Published September 07, 2011
September 7, 2011 – (Reuters) - President Barack Obama on Thursday is expected to offer a plan to jump-start flagging U.S. job growth that relies on a package of tax cuts and government spending that could cost upward of $200 billion.
With the U.S. recovery at risk of stalling and unemployment stuck above 9 percent, Obama is under heavy pressure to find a way to breathe more life into the economy.
His success could determine whether he wins a second term in the November 2012 elections.
Reuters asked some prominent economists and leading Washington think-tanks what they would recommend to Obama if they were his economic advisers.
The following are their submissions:
JEFFREY SACHS, ECONOMICS PROFESSOR, COLUMBIA UNIVERSITY
The jobs crisis mainly reflects a lack of international competitiveness for lower skilled workers in the United States. The United States has been shedding manufacturing jobs for high-school graduates (indeed all those without a bachelor's degree) for well over a decade. This was disguised by the housing boom, which temporarily created jobs in (nontradeable) construction until the bubble burst in 2008. Those construction jobs in housing are not coming back any time soon.
Thus, a real jobs program needs to be a "competitiveness program," involving: major public investments in education, training, job matching, technological upgrading, and infrastructure. Today's unemployed kids should be back in school or in training and apprenticeship programs, not put on "shovel-ready" dead-end jobs.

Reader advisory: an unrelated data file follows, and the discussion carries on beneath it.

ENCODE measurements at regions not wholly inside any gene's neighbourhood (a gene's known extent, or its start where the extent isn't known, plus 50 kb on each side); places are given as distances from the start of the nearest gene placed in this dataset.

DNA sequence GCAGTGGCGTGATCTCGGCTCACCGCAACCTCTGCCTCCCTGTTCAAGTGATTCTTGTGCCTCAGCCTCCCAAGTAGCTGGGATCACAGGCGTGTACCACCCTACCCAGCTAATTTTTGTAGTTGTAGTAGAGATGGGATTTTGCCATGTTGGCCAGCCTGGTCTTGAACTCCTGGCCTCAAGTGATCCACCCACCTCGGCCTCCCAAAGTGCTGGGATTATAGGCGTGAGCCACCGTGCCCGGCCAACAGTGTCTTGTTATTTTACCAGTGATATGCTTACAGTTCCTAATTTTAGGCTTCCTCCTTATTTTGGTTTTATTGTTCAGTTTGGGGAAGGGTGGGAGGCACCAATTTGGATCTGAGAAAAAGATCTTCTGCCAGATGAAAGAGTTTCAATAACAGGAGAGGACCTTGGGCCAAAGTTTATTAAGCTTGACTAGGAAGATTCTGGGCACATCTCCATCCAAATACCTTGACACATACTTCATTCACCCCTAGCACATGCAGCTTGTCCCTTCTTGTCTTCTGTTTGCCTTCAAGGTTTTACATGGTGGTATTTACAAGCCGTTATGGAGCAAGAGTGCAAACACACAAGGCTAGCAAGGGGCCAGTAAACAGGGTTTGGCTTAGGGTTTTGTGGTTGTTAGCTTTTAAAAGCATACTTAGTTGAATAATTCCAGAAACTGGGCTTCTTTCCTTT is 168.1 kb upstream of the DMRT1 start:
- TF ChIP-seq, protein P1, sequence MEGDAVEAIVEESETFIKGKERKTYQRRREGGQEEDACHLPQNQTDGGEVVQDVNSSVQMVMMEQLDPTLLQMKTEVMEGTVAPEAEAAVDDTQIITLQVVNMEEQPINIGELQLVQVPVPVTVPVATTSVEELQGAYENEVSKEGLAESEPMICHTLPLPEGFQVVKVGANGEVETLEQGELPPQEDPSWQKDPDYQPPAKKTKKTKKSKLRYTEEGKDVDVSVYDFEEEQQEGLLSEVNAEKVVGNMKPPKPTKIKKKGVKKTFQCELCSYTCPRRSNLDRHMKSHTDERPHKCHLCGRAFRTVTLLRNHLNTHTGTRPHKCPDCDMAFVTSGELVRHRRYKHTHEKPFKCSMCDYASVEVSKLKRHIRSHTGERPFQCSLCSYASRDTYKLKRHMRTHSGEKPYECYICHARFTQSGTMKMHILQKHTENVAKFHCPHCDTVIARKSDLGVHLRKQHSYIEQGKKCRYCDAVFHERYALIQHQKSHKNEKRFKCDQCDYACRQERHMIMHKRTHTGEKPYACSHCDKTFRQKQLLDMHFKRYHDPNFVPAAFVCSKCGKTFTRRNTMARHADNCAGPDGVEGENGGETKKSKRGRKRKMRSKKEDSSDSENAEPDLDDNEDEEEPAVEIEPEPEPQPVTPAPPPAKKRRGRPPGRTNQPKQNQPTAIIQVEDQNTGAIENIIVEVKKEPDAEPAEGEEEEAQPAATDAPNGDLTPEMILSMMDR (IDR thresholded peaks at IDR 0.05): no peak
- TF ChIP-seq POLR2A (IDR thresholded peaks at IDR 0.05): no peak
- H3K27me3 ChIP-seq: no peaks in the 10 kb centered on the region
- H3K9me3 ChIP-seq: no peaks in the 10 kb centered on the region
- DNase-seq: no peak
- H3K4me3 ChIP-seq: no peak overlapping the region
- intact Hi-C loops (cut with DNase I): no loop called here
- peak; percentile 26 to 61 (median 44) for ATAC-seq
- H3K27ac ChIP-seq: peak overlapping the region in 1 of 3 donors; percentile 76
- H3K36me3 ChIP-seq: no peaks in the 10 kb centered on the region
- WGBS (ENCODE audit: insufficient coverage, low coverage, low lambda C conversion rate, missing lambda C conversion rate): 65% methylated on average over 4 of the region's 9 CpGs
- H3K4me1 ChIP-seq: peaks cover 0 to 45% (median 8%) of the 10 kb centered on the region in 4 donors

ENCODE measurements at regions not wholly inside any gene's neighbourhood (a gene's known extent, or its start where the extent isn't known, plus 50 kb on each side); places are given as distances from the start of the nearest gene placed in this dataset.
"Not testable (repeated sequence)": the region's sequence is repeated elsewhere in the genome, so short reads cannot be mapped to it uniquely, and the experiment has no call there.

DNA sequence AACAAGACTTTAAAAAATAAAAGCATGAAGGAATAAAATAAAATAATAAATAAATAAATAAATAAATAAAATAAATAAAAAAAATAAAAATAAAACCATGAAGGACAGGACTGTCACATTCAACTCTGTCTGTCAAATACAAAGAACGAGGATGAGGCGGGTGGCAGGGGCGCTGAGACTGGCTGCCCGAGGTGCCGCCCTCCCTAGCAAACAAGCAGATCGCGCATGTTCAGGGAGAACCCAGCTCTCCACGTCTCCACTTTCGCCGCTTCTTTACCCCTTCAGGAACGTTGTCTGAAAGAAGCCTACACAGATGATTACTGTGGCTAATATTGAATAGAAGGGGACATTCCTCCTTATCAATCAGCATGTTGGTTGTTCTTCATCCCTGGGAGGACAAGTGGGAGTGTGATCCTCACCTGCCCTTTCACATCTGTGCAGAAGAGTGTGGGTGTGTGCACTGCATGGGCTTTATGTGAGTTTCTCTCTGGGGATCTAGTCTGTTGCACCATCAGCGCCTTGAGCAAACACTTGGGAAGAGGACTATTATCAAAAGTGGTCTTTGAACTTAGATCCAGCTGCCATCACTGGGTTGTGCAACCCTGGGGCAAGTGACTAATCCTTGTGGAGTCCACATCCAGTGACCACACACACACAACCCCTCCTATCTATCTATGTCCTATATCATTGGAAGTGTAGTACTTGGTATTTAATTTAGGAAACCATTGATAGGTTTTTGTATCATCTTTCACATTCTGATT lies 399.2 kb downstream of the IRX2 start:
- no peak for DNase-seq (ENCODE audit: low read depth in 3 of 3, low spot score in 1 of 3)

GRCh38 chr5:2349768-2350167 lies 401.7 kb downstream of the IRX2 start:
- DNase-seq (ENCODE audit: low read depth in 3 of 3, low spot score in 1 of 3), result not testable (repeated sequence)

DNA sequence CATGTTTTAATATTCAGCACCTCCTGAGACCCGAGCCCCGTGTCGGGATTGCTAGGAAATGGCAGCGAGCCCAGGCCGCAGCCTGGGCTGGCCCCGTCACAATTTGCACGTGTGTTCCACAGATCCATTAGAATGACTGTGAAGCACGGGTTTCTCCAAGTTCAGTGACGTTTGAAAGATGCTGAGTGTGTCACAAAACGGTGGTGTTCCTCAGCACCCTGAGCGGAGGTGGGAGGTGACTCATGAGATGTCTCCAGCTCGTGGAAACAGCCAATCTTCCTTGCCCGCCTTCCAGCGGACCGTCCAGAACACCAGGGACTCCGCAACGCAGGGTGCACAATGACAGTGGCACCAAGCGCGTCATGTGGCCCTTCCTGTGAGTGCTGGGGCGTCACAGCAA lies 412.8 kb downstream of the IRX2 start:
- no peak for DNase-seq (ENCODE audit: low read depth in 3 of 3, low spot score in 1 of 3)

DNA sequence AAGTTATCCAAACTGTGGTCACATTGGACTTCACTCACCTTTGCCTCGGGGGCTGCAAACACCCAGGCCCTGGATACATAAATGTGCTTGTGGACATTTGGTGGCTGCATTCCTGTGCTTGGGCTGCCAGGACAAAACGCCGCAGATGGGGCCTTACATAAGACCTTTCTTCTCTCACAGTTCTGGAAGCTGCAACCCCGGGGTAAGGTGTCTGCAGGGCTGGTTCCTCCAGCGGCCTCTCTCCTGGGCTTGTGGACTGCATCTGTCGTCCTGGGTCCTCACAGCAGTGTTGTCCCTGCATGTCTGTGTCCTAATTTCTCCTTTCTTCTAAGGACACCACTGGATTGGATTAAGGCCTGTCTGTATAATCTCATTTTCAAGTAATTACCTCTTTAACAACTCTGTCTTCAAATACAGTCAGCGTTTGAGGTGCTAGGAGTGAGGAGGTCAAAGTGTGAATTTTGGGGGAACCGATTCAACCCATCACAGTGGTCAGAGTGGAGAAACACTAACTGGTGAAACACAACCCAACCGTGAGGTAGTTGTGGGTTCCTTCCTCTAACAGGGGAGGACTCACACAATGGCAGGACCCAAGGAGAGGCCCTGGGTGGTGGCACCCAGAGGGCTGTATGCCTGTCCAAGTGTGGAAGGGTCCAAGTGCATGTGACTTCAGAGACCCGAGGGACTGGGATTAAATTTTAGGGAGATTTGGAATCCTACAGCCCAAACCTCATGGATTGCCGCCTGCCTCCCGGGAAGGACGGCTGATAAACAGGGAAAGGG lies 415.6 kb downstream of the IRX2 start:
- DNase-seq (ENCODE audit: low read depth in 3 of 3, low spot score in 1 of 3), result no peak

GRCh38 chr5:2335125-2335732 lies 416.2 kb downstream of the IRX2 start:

A serious jobs program is therefore not a quick fix, but a fundamental reorientation of the economy in the age of globalization. It should be paid for by higher taxation on the rich and on multinational companies that are parking vast overseas profits in international tax havens and hideaways. To give more tax breaks to those deadbeats would be a travesty and a macroeconomic failure.
What would a bold jobs bill look like? Here are the 10 components I'd recommend:
1. Exempt first $20,000 of income from payroll taxes for two years. Make up shortfall by raising the ceiling on income subject to payroll taxes.
2. Recreate the Works Progress Administration and Civilian Conservation Corps to put long-term unemployed directly to work.
3. Create an infrastructure bank authorized to borrow $500 billion a year to repair and upgrade the nation's roads, bridges, ports, airports, school buildings, and water and sewer systems.
4. Amend bankruptcy laws to allow distressed homeowners to declare bankruptcy on their primary residence, so they can reorganize their mortgage loans.
5. Allow distressed homeowners to sell a portion of their mortgages to the Federal Housing Administration, which would take a proportionate share of any upside gains when the homes are sold.
6. Provide tax incentives to employers who create net new jobs ($2,500 deduction for every net new job created).
7. Make low-interest loans to cash-starved states and cities, so they don't have to lay off teachers, fire fighters, police officers, and reduce other critical public services.
8. Provide partial unemployment benefits to people who have lost part-time jobs.